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Roots, stalks and peelings: Mouth-watering recipes from scraps you might throw away

Chef Andie Bulman is pictured in her kitchen in St. John's. (Submitted by Andie Bulman - image credit)

I used to waste food.

Nothing too wild; I wasn't hurling oranges off a bridge or anything purposely wasteful.

Instead, I was guilty of letting salad greens get mouldy or ordering takeout on Friday when the fridge was full of leftovers.

This might not seem like a huge deal, but the UN report on national food consumption suggests Canadians waste about $2,000 a year on groceries.

This statistic looks especially sinister when considering that 13.4 per cent of households in Newfoundland are food-insecure.

Plus, food costs look like they're only going up.

The 2022 edition of Canada's Food Price Reports seems to be expecting a record seven per cent increase in food price inflation for Newfoundland and Labrador.

Sadly, there is no single solution for the consumer. Food costs are rising for reasons that are complicated and lengthy to explain. Not to speak in generalizations, but extreme weather events have wreaked havoc on our food systems, the pandemic continues to cause supply chain disruptions, and higher energy prices affect the cost of transporting food.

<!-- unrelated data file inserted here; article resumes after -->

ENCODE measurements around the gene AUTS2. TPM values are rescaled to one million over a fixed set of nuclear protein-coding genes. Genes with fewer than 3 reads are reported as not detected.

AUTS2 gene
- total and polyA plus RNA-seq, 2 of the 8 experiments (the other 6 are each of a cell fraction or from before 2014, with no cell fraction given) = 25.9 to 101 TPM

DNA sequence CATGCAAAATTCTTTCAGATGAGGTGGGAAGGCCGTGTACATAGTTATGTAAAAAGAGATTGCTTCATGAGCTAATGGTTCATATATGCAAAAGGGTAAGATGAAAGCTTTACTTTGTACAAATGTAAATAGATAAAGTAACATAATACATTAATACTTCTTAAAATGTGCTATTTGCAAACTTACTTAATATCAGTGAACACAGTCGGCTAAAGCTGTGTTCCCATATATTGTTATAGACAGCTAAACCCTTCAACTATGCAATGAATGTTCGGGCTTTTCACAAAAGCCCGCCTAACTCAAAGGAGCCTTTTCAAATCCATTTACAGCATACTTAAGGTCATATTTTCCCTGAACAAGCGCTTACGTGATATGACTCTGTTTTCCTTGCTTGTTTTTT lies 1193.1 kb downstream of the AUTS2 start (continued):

I've been trying to make small changes.

I don't wander the grocery store aimlessly anymore. I'm armed with a plan instead. My garden expands each year, and I freeze and bottle as much as possible. Finally, I've been trying to use the entire vegetable.

Roots, stalks, peelings and leaves used to find their way into my garbage or compost, but those parts of the vegetable are often the most nutritious. I know that using the whole vegetable barely scratches the surface of the problem, but it's a start.

Here are some easy recipes that use the entire vegetable.

Andie Bulman/CBCAndie Bulman/CBC

Turnip, radish or carrot green quiche

Turnip and radish greens have an almost mustard bite, and can add a little kick to plenty of dishes.

They both have thick cellular walls that I break down by using lemon and salt. I treat these greens how I might treat kale.

I treat carrot greens differently, chopping them up and sautéing them with butter, lemon juice and salt.

I use all the greens mentioned above in salads, but quiche is another excellent way to use them. In the spring you can toss in garden invaders like dandelions or goutweed too.

Making good quiche is simple. I blind-bake my crust, prep my greens, combine the eggs and milk, then toss the greens into the egg/milk mixture and bake the whole thing for 45 minutes to an hour.

Quiche crust ingredients:

2 ½ cups AP flour

1 tsp salt

1 cup cold salted butter

½ ice water


Mix flour and salt in a large bowl. I usually whisk some air into the entire thing. Now grate your butter. That butter should be freezing! I stick it in the freezer about 2 hours before using. OK, now slowly add in your ½ cup of ice-cold water. Mix it all together and move to a floured countertop. Form the entire thing into a ball. Divide the dough in half and flatten it out into a 1-inch thick disc. Freeze these discs for 2 hours.